Flowers and Sea Creatures: A.M.
Buzzin' Fly Records

Though Flowers and Sea Creatures would seem to be the kind of outfit that would seem to find a more natural home on Strange Feeling, Buzzin' Fly's alternative-oriented sub-label, the group's latest EP, A.M., fittingly appears on Buzzin' Fly itself due, in part, to the contributions of Ewan Pearson and Lee Jones. The second single from the Montreal-based duo of singer-lyricist Graham Baxter and musician-producer Kosta Megalos follows last fall's debut Test Pressing EP and is a harbinger of what can be expected from the group's debut album scheduled for a spring release.

A melancholic thing of beauty, the group's “A.M.” original underlays deliciously winsome vocal melodies and glossy synthesizer textures with a pulsating disco-funk groove. The track blends what should be an oil-and-water arrangement of downcast melodicism and quietly euphoric beatsmithing into a powerfully affecting whole. Fred Everything (who co-produced the track with the band) provides both “Stripped Mix” and “Dubstrumental” takes on the song, the former a club-ready house banger that opens the tune up, strips down the vocal layers, and leaves lots of room for the bumping electro-groove to shine, moves the radiant instrumental version naturally pushes to an even greater degree. It's the Ewan Pearson and Lee Jones tracks, however, that truly warrant attention. The version by Pearson (who co-produced a track on the first EP and contributes to the album) kicks into glorious gear within the first minute and doesn't look back. Coming at the tune in progressive waves, Pearson builds tension by deepening the tune's swing and imbuing the song with an expansive production sheen that intensifies its euphoric grandeur. The bonus track for the digital release is actually a Jones remix of last year's “International” that previously appeared on his recent mix compilation for Berlin's Watergate club. Interestingly, the track isn't wholly dissimilar from “A.M.” in overall character, as both merge melancholy melodic elements with propulsive bottom ends.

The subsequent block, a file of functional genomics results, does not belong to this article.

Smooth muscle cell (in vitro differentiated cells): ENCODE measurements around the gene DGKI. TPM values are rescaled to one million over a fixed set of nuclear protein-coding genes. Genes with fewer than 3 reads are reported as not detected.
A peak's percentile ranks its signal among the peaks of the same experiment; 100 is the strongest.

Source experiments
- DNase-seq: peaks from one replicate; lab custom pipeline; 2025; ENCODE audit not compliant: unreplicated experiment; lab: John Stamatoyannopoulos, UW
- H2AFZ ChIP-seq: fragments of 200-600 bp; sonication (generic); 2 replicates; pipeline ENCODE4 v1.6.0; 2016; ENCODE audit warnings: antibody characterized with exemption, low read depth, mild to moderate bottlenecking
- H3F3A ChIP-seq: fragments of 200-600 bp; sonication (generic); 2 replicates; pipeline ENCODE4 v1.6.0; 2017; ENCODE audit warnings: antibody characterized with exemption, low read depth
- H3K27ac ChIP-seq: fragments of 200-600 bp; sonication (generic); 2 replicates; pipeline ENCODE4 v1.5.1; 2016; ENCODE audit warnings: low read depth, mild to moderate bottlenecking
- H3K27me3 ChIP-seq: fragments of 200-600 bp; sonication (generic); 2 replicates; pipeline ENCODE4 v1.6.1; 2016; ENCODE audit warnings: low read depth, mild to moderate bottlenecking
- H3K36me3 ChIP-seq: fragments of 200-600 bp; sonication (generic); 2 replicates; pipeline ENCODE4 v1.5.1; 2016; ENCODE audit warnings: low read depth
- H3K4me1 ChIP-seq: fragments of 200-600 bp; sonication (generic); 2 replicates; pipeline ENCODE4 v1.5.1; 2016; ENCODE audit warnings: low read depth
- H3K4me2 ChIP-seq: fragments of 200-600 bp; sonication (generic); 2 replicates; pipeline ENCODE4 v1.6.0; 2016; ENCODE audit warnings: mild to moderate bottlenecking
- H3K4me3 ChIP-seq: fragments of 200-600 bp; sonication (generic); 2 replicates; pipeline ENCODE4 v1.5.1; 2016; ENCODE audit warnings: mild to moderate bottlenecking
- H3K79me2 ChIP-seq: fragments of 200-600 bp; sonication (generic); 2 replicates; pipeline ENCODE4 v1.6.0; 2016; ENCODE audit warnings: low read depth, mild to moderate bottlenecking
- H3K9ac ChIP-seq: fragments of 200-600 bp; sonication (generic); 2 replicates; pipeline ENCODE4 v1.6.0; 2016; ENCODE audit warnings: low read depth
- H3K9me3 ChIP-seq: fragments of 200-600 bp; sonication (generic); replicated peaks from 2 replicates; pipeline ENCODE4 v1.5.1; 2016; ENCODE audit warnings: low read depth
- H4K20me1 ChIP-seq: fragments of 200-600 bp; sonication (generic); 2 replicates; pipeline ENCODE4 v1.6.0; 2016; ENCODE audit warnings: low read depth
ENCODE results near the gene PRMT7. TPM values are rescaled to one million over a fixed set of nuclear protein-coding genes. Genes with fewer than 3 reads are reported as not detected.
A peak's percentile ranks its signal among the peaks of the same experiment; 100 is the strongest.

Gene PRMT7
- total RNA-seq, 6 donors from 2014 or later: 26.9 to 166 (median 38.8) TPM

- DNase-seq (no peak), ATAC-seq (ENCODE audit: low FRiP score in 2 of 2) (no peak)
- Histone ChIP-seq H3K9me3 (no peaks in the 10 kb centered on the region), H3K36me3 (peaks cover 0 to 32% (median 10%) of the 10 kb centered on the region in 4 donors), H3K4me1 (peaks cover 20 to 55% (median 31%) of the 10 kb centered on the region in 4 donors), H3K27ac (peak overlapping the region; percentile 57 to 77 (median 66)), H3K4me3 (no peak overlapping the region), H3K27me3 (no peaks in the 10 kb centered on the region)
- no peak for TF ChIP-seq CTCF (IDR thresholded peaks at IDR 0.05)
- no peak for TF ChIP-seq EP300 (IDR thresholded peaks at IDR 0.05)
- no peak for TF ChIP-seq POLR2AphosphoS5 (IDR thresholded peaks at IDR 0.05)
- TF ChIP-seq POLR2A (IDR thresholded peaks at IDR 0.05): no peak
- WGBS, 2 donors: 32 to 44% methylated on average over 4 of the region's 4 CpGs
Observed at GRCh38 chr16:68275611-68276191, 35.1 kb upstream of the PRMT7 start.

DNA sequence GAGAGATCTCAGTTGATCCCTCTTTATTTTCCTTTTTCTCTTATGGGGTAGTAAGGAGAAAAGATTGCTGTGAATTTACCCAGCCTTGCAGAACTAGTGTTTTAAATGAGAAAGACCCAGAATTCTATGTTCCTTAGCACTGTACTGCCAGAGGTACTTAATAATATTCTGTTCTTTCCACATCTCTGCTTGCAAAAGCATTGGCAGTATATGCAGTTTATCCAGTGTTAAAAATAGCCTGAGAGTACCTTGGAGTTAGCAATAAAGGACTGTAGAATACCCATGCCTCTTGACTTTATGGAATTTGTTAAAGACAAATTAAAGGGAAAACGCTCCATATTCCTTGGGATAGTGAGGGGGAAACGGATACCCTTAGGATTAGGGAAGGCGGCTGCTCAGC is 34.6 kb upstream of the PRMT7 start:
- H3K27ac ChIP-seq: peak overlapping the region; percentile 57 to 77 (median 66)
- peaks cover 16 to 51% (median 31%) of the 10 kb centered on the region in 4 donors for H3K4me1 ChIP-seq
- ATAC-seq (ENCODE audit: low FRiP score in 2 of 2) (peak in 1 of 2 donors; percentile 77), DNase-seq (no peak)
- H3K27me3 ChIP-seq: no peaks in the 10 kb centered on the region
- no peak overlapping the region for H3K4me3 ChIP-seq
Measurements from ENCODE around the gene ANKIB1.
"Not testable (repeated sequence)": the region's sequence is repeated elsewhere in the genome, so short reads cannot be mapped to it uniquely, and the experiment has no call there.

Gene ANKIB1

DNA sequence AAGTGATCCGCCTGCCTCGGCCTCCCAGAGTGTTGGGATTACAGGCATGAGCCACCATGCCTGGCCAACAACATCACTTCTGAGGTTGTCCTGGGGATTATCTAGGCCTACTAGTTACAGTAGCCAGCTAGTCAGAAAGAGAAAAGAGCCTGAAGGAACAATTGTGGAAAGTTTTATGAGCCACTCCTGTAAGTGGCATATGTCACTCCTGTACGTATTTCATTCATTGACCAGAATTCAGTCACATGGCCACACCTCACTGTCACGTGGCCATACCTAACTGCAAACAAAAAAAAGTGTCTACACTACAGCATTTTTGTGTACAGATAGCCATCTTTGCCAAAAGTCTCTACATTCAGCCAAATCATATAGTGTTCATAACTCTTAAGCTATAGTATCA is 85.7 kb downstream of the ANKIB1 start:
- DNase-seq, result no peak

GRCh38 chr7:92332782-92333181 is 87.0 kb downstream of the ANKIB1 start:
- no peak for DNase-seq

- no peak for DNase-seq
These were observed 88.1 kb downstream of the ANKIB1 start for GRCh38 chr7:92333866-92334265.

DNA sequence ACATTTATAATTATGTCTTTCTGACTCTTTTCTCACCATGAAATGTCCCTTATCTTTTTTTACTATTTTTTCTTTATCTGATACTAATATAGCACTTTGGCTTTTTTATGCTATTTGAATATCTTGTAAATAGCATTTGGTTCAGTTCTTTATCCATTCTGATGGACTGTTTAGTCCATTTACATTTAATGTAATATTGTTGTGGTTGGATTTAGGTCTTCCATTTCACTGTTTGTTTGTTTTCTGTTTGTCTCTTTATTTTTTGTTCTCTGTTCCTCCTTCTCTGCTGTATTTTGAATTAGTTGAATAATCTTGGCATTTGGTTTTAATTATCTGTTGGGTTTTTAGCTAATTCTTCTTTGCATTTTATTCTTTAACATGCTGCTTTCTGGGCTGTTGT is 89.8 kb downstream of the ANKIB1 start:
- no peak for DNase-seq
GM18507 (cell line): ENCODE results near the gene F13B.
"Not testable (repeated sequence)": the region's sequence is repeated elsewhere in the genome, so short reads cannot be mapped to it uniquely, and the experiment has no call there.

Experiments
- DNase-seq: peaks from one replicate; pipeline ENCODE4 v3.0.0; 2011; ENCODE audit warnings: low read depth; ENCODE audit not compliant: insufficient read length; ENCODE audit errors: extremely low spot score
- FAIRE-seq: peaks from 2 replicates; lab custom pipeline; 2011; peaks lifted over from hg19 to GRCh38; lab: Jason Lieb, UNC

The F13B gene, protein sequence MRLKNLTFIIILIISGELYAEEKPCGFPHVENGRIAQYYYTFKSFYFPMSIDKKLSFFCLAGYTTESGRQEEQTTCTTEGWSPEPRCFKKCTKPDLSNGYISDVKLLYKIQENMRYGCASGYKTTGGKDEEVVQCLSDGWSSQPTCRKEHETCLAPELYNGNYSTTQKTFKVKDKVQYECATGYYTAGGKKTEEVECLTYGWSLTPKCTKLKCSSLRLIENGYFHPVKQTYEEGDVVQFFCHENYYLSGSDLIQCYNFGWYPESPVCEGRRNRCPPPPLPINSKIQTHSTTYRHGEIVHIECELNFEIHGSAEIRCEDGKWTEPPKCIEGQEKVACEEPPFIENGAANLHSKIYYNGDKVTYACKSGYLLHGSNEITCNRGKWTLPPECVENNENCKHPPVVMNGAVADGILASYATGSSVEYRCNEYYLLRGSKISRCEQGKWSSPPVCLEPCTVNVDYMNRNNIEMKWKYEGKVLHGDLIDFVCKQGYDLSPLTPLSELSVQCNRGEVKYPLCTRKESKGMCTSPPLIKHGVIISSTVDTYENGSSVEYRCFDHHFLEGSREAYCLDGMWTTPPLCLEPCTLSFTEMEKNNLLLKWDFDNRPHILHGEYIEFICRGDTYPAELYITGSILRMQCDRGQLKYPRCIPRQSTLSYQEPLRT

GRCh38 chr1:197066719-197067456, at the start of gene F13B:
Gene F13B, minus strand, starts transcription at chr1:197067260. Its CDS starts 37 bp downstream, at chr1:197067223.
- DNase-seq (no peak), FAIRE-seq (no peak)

March 2011